Who is John Galt? Watch Atlas Shrugged: Part 1 and you'll hear that very question umpteen times, but you'll get no answer, yet. Perhaps we'll find out in Part 2 or Part 3.
Atlas Shrugged is the ultimate Tea Party story. Big government is bad. Corporations are run by good people who want to make profits, which in turn gets the economy moving, creating jobs, etc. You get the idea? And wouldn't you know it? Right when the movie started, this large group of red, white, and blue-wearing seniors came in and filled the theater. They were Tea Party advocates from surrounding counties that came to see the movie in one of the few theaters showing it.
The movie centers around Dagny Taggart, head of operations of Taggart Transcontinental. Due to major oil shortages and other depleted resources, trains have returned to being the prominent mode of transportation. Taggart Transcontinental is the largest train company in the US. If they fall, then the world will stop moving.
Dagny's brother, Jim, runs the whole company. He supposedly has a good heart and wants to help people and honor friend's agreements, but this leads to him making decisions to hurt the company. Dagny tries to save Taggart and make the right decisions for the company rather than for the people.
To make matters worse, the government steps in to try to stop an unfair monopoly. The result: corporate sabotage and other fireworks.
As you may guess, this movie is highly politically charged. Dagny would be a Republican - or more precisely a Tea Party member. Jim would be a Democrat. With Dagny as the main star, you can see where the bias lies. If you happen to be a Tea Party member, this could be the worst movie ever made, and you may still love it. Likewise, if you're a Democrat, you may hate this movie just on the principles it espouses.
With political leanings aside, was I entertained? On the most part, yes. I knew this was an indie film before going in, so the not-so-great acting and the low budget feel didn't phase me that much. For example, when they introduce the Taggart Transcontinental building, they show some random large buildings (I don't know which one of them we were supposed think was their building), but we never see anything to prove Taggart Transcontinental was really in there -- such as someone walking into the building. Who cares? -- low budget -- get on with the story.
I enjoyed the movie because I've already read Part 1 of the book. I enjoyed seeing some of my favorite scenes being played out. Some were well done, while others missed the mark.
Well done: Dagny buys the bracelet from Rearden's wife.
Well done: Dagny tells that one man to leave her office when he says she can't run trains on the John Galt line.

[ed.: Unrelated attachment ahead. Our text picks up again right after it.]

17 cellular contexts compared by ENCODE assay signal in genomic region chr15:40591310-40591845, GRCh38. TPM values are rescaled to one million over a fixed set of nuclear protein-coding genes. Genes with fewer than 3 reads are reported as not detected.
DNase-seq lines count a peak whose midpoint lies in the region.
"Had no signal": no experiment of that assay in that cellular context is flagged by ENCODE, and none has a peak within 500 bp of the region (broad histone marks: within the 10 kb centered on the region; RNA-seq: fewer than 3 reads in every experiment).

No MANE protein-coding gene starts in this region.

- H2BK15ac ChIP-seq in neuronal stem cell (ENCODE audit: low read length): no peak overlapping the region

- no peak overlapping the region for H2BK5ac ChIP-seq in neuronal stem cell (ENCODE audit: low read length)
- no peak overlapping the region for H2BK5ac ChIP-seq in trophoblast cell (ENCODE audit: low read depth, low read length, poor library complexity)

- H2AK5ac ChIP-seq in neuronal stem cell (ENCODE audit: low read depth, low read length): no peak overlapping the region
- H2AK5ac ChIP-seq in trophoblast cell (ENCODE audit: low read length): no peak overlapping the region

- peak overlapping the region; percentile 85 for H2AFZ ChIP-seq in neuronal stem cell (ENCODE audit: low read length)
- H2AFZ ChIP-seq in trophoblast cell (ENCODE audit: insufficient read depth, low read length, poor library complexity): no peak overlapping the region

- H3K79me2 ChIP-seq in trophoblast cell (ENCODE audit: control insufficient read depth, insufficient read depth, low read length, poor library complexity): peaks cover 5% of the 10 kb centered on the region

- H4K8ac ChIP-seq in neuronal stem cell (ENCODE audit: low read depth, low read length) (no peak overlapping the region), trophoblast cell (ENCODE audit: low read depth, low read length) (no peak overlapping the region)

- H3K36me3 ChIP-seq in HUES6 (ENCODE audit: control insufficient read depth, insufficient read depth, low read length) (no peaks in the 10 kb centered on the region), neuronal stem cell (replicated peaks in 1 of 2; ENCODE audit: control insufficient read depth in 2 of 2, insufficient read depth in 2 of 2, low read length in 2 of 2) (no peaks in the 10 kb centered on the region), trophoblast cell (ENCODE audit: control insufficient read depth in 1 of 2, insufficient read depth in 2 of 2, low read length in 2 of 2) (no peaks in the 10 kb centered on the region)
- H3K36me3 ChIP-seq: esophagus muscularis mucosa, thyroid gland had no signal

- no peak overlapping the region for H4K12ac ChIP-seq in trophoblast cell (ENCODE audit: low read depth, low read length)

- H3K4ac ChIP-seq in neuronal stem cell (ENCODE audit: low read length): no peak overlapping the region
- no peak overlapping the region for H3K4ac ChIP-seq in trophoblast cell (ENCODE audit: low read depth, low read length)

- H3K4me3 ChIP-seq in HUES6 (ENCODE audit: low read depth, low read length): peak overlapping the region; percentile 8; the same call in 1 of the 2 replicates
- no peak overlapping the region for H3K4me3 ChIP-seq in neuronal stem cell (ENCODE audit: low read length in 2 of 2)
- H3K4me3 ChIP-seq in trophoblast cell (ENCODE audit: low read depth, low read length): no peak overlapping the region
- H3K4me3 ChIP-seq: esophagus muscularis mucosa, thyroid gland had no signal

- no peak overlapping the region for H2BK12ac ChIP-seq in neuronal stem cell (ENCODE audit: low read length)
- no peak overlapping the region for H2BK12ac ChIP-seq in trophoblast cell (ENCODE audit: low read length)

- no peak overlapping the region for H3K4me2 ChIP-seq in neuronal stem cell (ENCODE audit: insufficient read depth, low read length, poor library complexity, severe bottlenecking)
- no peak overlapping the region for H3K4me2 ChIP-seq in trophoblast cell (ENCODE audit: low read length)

Not well done: When the reporter asks Dagny, "Who is John Galt?" and she gives her answer, it's a little confusing. The famous question is asked at the end of a media frenzy, so when Dagny gives her answer, the viewer has to think back as to which question she was answering. (Oh, I was supposed to pay attention to what the reporters were asking?)
If I had not read the book, I don't know if I would have enjoyed the movie that much. There's a lot of material to cover, and they tried to do it in less than 2 hours. Some parts are confusing and feel rushed. There are at least 20 important characters that we see for only a few minutes without any kind of introduction and minimal explanation, and then they're gone. The overall story arc isn't very satisfying - partly because a lot of conflict won't get resolved until Parts 2 and 3. The only two characters that are developed to any degree are Dagny and Rearden.
At least there were no boring parts. I think the producers could have added more time to the movie and have made it a more satisfying production.
As for convincing Democrats to see the Tea Party way, both the book and the movie would have a long way to go. All the "Democrats" in the story are weak men who resort to secret meetings. They are dishonest cowards who want to hurt successful people. On the other hand, all the "Tea Partians" are noble and trying to save the world. They are the only ones who see reason. They also tend to be women (more so in the book than in the movie).
I believe Ayn Rand's story would have been more convincing if she had built well-intentioned characters on both side of the debate.
After the movie ended, I quickly interviewed one of the Tea Party seniors. I asked what he thought of the movie, and he said he loved it. He especially loved the communism jabs. Then he started talking about trains where he used to live and how they use different metal these days, etc. I ended by asking if he's read the book. He answered, "Yes."
My verdict: not the best movie made, but it's worth watching if you've read the book or you're a Tea Party member. I think this movie and the two sequels (set to be released Tax Day 2012 and 2013) will enjoy a sizable following.